Defensive back Dicaprio Bootle says Huskers have brought a 'killer intent' to offseason workouts

As far as Dicaprio Bootle is concerned, this is no offseason.

The intense workouts, early morning lifts and long hours with teammates suggest something else to the veteran Nebraska defensive back — that next fall’s football team is getting better right now.

“Every day we come in, we come in with killer intent,” Bootle said recently in a "Sports Nightly" radio interview. “And we just trying to make it happen.”

All has mostly appeared quiet of late outside the football facility. The recruiting dead period will endure through February with the 2020 class now complete. Spring football practices are still a month away. A few Nebraska-sponsored video tweets of workouts in the Hawks Center and weight room have been among the few glimpses of the Huskers in action since the day after Thanksgiving.

Bootle, a senior-to-be, said motivation hasn’t been a factor. Players recall the finale against Iowa — a 27-24 loss in the final seconds — to encourage each other if they need an extra spark to last through strength coach Zach Duval’s infamous metabolic training sessions known simply as “El Circuito” among those who face them.

“It’s been very high energy lately,” Bootle said. “A whole lot of energy every day, turning the music all the way up and just trying to make the weights bang louder than the music does. A lot of guys go in there just pumped and ready to go whether it’s 7 in the morning or 10 or even the developmental lifts later on in the day at 4:40. They’re going hard in there too.”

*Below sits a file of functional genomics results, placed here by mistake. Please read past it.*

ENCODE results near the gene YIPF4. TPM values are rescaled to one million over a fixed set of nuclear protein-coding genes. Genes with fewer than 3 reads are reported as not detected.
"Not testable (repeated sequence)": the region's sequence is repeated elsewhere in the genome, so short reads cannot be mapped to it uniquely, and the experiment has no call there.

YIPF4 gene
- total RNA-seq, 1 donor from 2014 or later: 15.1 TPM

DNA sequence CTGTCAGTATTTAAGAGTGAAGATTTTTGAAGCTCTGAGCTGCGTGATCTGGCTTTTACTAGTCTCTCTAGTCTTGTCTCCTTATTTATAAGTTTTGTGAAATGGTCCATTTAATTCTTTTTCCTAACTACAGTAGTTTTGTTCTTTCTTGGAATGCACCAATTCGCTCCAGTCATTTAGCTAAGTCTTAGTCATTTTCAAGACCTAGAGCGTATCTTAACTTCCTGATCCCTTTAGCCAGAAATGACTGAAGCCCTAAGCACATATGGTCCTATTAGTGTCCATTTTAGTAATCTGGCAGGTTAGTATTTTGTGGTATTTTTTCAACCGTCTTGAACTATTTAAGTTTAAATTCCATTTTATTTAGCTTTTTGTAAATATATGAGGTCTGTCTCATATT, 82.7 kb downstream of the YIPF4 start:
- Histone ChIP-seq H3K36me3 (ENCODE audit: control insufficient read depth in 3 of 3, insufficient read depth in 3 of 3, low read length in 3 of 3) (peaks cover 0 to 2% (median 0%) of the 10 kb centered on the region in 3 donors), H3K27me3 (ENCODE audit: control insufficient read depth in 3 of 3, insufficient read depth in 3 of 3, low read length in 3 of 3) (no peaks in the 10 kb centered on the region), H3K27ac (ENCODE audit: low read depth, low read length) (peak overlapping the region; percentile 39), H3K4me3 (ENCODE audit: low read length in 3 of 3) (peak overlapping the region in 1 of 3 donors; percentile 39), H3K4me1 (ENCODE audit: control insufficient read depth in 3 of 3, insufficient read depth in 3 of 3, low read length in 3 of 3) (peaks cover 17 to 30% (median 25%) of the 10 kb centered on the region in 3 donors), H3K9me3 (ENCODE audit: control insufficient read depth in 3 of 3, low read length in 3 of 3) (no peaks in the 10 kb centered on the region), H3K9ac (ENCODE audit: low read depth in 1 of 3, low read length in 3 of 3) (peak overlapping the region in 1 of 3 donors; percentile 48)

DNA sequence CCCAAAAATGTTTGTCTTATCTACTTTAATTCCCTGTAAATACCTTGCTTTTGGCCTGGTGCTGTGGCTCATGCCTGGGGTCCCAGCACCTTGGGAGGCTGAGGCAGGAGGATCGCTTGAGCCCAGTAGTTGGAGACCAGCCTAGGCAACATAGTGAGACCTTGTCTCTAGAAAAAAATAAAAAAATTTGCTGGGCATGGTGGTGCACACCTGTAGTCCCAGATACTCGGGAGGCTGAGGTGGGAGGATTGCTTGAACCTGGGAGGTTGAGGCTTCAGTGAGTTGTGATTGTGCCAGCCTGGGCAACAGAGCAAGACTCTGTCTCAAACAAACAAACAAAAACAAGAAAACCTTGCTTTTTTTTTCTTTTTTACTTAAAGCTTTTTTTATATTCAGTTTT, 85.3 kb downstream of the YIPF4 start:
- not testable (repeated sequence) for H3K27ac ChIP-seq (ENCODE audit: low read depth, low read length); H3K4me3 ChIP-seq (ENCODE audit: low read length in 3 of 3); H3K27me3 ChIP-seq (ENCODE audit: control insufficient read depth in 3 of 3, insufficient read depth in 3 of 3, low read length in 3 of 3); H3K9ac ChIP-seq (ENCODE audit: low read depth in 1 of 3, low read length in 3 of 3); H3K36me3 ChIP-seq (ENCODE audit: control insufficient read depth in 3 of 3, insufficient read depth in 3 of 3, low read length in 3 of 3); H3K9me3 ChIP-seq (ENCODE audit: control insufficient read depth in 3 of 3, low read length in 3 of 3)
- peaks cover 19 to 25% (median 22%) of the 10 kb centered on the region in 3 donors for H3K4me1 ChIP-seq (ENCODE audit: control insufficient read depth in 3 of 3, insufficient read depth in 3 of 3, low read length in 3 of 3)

NU coach Scott Frost has noticed the attitude as well. In a recent appearance on his “Husker Football Show,” he said the camaraderie and leadership among players as they condition is finally what the third-year staff wants.

“Maybe for the first time since I've been at Nebraska, the culture's about there,” Frost said. “Watching the guys work out, we still have a long way to go, we've got to get bigger, stronger, faster, better, we've still got to execute. But I love the attitude in there."

How close are the Huskers to busting through after three straight bowl-less seasons? All Bootle can say is the group wants to be “better versions of ourselves than we were previously.” If everyone arrives daily and improves mentally and physically, they’ll be in good shape when they open the 2020 season Sept. 5 inside Memorial Stadium against Purdue.

Bootle, a defender from Miami who has started 25 games and appeared in 36, said it’s been fun mentoring younger players. Nebraska signed seven prep players from his home state of Florida in the 2020 class, including early enrollees and defensive backs Henry Gray and Jaiden Francois. He joked he has already warned both not to stay out in cold temperatures too long.

Meanwhile, with an offseason to reflect, Bootle said he sees more clearly the process the program is going through to “build it from the ground up” under Frost. He is one of just 20 scholarship players left on the roster who was in Lincoln before Frost was hired in December 2017.

Whatever happens seven months down the road is growing roots now, Bootle said. And to borrow a phrase from his head coach, he sees the Huskers moving in the right direction.

“We’re definitely finding ourselves right now,” Bootle said. “We’re going through the days, learning more about us as a team, learning more about our stamp — what we’re going to be known for as a team. I can tell you right now we’ve got a lot of tough guys.”

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